On the Sports Motion – Speech by Leon Perera


Mr Speaker sir, I rise to support the motion proposed by my Hon friends, Sengkang MP Prof Jamus Lim and Aljunied MP Mr Mohd Faisal Manap, on Singapore sports.

We owe a profound debt of gratitude to our athletes who proudly fly the Singapore flag in tournaments like the SEA Games and Para Games. They have sacrificed through their long hours of training and through rising to the challenge of intensely competitive sports, where they might face the agony of defeat as easily as the thrill of victory. 

For our athletes, we must not be only be passive spectators. We must, on occasions like this Parliamentary sitting, honour them with the respect they deserve for their efforts. 

But as we honour and respect our athletes for what they have done in the past, we must be bold to set ambitious goals for the nation’s sporting future, and this speaks to the second part of the motion by Prof Lim and Mr Faisal Manap. We must strive to enhance our sports eco-system such that our athletes will find sports a rewarding and sustainable career and that there can be a thriving, commercially attractive eco-system for other stake-holders, including commercial sponsors and advertisers.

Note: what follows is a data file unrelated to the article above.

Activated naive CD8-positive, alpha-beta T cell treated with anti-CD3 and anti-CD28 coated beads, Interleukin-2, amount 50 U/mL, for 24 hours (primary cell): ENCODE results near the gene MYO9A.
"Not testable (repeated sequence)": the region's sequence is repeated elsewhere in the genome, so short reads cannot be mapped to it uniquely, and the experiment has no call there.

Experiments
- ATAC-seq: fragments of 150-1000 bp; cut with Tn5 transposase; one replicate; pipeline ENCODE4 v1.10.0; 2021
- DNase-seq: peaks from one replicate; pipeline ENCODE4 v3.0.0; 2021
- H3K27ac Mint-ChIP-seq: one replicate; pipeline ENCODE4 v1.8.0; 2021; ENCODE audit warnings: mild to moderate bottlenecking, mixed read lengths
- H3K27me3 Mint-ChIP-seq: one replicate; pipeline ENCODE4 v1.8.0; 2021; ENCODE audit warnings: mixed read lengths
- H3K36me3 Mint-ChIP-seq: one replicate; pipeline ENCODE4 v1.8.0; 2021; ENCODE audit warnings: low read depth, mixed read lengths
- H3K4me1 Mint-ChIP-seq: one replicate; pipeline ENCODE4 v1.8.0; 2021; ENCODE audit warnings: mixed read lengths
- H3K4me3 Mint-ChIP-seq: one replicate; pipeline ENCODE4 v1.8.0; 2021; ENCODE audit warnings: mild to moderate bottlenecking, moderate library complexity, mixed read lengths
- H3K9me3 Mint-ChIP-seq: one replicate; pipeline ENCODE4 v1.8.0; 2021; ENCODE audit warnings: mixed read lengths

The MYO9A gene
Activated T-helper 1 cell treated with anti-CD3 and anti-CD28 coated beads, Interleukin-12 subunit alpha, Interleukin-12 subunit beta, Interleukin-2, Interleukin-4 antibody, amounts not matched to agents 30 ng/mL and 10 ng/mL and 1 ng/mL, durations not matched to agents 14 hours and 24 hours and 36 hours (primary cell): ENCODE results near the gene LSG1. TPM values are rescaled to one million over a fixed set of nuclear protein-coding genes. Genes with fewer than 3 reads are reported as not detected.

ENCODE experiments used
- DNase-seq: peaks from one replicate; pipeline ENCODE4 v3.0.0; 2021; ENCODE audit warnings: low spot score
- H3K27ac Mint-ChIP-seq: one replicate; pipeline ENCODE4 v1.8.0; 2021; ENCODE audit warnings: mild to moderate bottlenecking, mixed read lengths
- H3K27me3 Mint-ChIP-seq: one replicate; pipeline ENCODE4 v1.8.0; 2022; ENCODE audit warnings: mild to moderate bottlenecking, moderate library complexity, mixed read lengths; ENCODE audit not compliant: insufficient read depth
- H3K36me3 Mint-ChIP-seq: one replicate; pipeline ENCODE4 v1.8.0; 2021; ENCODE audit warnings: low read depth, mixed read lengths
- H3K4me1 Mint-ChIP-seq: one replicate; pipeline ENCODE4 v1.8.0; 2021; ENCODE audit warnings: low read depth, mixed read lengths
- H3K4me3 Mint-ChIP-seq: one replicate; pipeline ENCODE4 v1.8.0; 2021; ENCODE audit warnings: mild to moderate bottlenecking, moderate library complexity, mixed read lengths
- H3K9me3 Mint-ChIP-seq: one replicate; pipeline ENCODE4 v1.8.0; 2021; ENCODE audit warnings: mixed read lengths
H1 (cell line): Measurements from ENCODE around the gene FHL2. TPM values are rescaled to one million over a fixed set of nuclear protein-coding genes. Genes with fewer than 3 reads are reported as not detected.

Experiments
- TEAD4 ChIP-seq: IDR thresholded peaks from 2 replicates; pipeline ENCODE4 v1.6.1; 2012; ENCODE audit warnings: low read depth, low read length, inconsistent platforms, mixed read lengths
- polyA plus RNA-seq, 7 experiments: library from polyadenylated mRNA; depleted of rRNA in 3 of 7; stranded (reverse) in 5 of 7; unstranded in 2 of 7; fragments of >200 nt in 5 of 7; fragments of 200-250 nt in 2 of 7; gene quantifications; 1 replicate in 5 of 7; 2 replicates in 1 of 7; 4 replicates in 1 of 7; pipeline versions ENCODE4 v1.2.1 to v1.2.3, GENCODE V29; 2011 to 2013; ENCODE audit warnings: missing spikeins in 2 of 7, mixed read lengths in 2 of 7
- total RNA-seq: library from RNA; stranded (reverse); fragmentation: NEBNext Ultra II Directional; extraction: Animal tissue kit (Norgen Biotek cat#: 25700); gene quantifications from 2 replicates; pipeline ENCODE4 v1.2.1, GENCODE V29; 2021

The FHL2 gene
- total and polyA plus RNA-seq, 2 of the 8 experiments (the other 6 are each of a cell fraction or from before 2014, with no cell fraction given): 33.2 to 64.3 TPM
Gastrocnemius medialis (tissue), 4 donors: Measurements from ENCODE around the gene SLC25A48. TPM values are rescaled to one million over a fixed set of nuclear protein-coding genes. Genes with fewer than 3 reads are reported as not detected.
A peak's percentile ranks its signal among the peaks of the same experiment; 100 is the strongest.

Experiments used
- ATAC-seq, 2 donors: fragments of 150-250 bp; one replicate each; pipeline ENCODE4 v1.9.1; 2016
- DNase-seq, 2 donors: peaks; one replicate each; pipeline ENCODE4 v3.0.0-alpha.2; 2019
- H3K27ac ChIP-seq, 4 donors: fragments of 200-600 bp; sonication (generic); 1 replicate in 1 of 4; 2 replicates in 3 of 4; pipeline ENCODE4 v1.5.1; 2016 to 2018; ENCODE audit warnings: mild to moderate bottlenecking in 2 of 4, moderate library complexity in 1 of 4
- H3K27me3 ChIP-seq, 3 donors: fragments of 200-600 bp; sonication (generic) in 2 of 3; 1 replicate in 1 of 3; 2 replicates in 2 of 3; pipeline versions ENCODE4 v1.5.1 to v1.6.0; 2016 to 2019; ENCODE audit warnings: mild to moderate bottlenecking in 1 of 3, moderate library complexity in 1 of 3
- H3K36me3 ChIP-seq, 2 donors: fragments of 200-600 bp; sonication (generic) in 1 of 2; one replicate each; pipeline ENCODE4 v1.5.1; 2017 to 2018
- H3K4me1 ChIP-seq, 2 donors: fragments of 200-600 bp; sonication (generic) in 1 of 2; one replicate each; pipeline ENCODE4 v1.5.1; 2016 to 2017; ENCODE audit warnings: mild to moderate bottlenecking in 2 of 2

In my speech I will touch on a few themes:

  1. Firstly, setting national goals for what we want to achieve in the sporting arena.
  2. Secondly, uplifting sports that are less well-known and celebrated than say football.
  3. Thirdly, investing enough and early enough in talent.
  4. And lastly, creating a commercially viable sports eco-system.

Setting National Goals for Sports